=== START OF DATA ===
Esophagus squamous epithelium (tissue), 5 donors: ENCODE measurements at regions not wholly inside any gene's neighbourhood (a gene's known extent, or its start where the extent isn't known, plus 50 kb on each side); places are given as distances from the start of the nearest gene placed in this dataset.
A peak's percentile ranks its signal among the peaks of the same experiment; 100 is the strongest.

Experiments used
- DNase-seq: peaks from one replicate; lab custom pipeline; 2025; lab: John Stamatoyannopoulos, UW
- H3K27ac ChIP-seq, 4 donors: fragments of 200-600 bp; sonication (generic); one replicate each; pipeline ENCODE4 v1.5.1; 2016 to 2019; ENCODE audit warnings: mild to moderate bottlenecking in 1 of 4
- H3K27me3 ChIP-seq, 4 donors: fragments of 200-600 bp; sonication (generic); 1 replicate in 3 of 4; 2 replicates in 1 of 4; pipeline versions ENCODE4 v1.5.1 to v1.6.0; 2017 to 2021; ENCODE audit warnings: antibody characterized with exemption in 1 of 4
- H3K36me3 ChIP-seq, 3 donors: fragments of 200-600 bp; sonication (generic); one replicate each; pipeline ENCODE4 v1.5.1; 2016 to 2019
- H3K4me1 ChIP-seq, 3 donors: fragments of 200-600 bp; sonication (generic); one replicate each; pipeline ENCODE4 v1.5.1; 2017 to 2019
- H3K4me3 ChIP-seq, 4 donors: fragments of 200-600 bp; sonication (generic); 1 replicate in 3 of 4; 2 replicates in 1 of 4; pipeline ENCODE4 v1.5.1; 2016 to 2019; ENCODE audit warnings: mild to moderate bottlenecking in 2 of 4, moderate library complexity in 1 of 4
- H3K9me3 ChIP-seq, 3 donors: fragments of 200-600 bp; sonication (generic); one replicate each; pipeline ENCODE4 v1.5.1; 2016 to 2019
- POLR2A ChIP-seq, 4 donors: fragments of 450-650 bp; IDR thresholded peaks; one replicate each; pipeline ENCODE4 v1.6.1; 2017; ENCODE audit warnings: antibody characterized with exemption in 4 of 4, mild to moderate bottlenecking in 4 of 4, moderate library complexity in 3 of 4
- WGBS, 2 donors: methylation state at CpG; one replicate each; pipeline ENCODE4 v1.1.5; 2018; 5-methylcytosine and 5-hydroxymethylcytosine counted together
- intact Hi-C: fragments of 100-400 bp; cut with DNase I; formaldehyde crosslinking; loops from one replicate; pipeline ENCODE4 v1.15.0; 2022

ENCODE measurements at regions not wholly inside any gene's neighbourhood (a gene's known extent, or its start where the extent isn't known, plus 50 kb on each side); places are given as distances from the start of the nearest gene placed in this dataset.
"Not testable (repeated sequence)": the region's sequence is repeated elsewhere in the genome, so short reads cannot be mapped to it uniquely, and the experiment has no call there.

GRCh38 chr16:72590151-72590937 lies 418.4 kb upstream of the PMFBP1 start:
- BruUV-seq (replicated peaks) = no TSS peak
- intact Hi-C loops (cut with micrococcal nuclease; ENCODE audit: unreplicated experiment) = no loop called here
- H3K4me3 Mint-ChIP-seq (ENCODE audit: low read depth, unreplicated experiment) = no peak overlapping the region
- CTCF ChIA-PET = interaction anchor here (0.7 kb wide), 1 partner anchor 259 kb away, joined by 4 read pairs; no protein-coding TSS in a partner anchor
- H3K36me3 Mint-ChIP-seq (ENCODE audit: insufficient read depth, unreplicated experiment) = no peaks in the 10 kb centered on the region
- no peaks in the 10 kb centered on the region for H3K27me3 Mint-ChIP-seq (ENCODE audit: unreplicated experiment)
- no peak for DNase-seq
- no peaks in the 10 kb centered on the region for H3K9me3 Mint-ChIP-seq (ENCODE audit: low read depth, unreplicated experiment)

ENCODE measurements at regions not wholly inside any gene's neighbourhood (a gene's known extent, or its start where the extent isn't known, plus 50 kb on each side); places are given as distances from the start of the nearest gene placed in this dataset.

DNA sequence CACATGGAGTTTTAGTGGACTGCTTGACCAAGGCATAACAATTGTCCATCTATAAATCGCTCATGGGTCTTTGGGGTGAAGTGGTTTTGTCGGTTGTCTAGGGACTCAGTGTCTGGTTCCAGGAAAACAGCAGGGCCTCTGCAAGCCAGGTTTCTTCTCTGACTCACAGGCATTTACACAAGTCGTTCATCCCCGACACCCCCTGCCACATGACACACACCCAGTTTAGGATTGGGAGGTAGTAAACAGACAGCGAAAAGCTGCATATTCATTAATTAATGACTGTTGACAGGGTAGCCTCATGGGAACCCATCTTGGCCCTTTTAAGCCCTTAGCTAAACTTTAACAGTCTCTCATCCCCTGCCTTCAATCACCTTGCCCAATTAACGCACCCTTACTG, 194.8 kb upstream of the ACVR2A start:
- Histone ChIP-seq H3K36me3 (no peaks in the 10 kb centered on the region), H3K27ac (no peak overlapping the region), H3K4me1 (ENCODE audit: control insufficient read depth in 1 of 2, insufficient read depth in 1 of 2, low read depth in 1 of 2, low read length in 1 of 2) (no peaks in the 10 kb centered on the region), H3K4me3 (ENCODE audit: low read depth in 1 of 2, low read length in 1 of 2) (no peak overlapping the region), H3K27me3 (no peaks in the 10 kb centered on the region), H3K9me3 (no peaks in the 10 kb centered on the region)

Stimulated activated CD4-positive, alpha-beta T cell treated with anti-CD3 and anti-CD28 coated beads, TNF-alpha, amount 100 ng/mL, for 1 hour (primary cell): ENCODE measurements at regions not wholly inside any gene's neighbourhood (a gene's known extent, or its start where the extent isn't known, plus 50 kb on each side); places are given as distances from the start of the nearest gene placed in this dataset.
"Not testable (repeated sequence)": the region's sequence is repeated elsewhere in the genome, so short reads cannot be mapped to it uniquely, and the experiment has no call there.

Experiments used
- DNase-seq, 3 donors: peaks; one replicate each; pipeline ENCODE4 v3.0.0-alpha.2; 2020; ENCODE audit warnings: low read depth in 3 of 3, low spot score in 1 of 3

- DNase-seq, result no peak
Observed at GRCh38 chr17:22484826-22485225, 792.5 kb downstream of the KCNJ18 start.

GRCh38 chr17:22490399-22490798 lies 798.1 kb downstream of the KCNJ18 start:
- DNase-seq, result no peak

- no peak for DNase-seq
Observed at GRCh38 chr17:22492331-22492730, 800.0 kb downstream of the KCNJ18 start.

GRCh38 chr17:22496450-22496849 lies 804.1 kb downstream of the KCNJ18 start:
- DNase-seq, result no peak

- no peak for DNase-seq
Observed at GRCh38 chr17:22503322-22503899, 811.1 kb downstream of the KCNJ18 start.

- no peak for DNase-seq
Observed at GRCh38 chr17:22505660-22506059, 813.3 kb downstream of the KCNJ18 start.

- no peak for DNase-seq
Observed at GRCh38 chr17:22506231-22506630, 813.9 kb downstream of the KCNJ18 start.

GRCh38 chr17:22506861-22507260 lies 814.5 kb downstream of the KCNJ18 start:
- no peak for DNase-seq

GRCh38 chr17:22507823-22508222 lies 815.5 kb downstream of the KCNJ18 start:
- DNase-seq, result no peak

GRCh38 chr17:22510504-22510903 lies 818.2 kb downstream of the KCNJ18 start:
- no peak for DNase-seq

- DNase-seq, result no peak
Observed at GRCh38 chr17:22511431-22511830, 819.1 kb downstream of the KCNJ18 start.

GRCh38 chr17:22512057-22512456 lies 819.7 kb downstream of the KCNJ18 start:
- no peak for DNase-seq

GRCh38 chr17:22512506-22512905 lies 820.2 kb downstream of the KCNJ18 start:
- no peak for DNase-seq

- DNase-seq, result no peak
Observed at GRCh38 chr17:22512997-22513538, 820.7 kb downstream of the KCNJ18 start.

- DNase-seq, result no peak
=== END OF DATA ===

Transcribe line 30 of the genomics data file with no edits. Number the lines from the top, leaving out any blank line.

Experiments used